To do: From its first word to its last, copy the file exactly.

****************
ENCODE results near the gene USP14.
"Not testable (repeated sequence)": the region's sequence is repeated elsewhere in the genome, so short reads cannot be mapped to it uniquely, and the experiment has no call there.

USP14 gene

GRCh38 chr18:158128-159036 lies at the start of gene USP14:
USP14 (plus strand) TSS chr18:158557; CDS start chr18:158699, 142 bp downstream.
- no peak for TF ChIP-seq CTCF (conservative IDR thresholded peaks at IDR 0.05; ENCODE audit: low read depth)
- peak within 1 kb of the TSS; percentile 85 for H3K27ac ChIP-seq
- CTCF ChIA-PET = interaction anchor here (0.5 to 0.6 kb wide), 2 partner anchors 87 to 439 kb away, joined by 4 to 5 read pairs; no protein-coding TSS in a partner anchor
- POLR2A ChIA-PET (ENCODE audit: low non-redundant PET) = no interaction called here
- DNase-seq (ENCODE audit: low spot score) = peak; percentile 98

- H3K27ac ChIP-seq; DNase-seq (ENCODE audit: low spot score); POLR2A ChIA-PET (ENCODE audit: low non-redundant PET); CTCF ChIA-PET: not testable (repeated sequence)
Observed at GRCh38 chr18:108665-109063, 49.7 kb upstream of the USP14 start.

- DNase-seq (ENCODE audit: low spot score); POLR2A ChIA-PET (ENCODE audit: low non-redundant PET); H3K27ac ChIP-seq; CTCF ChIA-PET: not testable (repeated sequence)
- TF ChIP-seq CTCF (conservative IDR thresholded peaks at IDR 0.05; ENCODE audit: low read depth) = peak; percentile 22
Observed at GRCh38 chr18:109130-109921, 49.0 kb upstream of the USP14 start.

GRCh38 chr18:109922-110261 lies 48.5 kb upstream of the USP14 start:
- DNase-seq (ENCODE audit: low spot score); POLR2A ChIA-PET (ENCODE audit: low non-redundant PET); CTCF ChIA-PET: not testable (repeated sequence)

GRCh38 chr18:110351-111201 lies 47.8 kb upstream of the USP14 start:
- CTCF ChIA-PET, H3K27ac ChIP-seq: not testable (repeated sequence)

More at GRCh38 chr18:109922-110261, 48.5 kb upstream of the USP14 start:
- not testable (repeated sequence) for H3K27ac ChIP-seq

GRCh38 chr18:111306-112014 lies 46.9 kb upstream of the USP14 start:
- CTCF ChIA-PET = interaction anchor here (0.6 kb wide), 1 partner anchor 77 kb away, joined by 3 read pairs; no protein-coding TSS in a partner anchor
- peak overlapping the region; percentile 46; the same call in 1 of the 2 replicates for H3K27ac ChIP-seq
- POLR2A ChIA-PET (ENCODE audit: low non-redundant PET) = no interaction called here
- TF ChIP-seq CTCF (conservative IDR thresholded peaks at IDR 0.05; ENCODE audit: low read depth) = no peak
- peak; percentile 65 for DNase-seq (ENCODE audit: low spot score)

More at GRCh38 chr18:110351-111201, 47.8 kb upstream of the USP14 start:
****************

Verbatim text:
ENCODE results near the gene USP14.
"Not testable (repeated sequence)": the region's sequence is repeated elsewhere in the genome, so short reads cannot be mapped to it uniquely, and the experiment has no call there.

USP14 gene

GRCh38 chr18:158128-159036 lies at the start of gene USP14:
USP14 (plus strand) TSS chr18:158557; CDS start chr18:158699, 142 bp downstream.
- no peak for TF ChIP-seq CTCF (conservative IDR thresholded peaks at IDR 0.05; ENCODE audit: low read depth)
- peak within 1 kb of the TSS; percentile 85 for H3K27ac ChIP-seq
- CTCF ChIA-PET = interaction anchor here (0.5 to 0.6 kb wide), 2 partner anchors 87 to 439 kb away, joined by 4 to 5 read pairs; no protein-coding TSS in a partner anchor
- POLR2A ChIA-PET (ENCODE audit: low non-redundant PET) = no interaction called here
- DNase-seq (ENCODE audit: low spot score) = peak; percentile 98

- H3K27ac ChIP-seq; DNase-seq (ENCODE audit: low spot score); POLR2A ChIA-PET (ENCODE audit: low non-redundant PET); CTCF ChIA-PET: not testable (repeated sequence)
Observed at GRCh38 chr18:108665-109063, 49.7 kb upstream of the USP14 start.

- DNase-seq (ENCODE audit: low spot score); POLR2A ChIA-PET (ENCODE audit: low non-redundant PET); H3K27ac ChIP-seq; CTCF ChIA-PET: not testable (repeated sequence)
- TF ChIP-seq CTCF (conservative IDR thresholded peaks at IDR 0.05; ENCODE audit: low read depth) = peak; percentile 22
Observed at GRCh38 chr18:109130-109921, 49.0 kb upstream of the USP14 start.

GRCh38 chr18:109922-110261 lies 48.5 kb upstream of the USP14 start:
- DNase-seq (ENCODE audit: low spot score); POLR2A ChIA-PET (ENCODE audit: low non-redundant PET); CTCF ChIA-PET: not testable (repeated sequence)

GRCh38 chr18:110351-111201 lies 47.8 kb upstream of the USP14 start:
- CTCF ChIA-PET, H3K27ac ChIP-seq: not testable (repeated sequence)

More at GRCh38 chr18:109922-110261, 48.5 kb upstream of the USP14 start:
- not testable (repeated sequence) for H3K27ac ChIP-seq

GRCh38 chr18:111306-112014 lies 46.9 kb upstream of the USP14 start:
- CTCF ChIA-PET = interaction anchor here (0.6 kb wide), 1 partner anchor 77 kb away, joined by 3 read pairs; no protein-coding TSS in a partner anchor
- peak overlapping the region; percentile 46; the same call in 1 of the 2 replicates for H3K27ac ChIP-seq
- POLR2A ChIA-PET (ENCODE audit: low non-redundant PET) = no interaction called here
- TF ChIP-seq CTCF (conservative IDR thresholded peaks at IDR 0.05; ENCODE audit: low read depth) = no peak
- peak; percentile 65 for DNase-seq (ENCODE audit: low spot score)

More at GRCh38 chr18:110351-111201, 47.8 kb upstream of the USP14 start: